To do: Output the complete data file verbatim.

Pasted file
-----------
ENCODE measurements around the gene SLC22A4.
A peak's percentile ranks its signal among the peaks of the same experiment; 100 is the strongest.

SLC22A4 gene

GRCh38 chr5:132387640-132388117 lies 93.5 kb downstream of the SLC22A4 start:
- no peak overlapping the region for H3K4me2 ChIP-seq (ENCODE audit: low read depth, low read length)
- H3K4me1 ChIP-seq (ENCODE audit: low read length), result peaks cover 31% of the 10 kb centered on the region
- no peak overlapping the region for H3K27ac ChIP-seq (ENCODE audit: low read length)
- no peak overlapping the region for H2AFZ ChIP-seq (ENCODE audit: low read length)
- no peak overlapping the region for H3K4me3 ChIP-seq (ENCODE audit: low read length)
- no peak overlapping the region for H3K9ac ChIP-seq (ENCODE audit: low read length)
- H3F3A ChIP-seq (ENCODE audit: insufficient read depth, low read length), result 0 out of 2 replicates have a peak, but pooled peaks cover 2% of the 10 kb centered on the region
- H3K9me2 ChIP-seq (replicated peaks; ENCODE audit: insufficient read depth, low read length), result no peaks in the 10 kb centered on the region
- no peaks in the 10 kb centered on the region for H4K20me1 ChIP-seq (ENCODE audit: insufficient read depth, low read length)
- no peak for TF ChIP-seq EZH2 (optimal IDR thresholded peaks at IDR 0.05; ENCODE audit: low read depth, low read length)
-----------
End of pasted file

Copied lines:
ENCODE measurements around the gene SLC22A4.
A peak's percentile ranks its signal among the peaks of the same experiment; 100 is the strongest.

SLC22A4 gene

GRCh38 chr5:132387640-132388117 lies 93.5 kb downstream of the SLC22A4 start:
- no peak overlapping the region for H3K4me2 ChIP-seq (ENCODE audit: low read depth, low read length)
- H3K4me1 ChIP-seq (ENCODE audit: low read length), result peaks cover 31% of the 10 kb centered on the region
- no peak overlapping the region for H3K27ac ChIP-seq (ENCODE audit: low read length)
- no peak overlapping the region for H2AFZ ChIP-seq (ENCODE audit: low read length)
- no peak overlapping the region for H3K4me3 ChIP-seq (ENCODE audit: low read length)
- no peak overlapping the region for H3K9ac ChIP-seq (ENCODE audit: low read length)
- H3F3A ChIP-seq (ENCODE audit: insufficient read depth, low read length), result 0 out of 2 replicates have a peak, but pooled peaks cover 2% of the 10 kb centered on the region
- H3K9me2 ChIP-seq (replicated peaks; ENCODE audit: insufficient read depth, low read length), result no peaks in the 10 kb centered on the region
- no peaks in the 10 kb centered on the region for H4K20me1 ChIP-seq (ENCODE audit: insufficient read depth, low read length)
- no peak for TF ChIP-seq EZH2 (optimal IDR thresholded peaks at IDR 0.05; ENCODE audit: low read depth, low read length)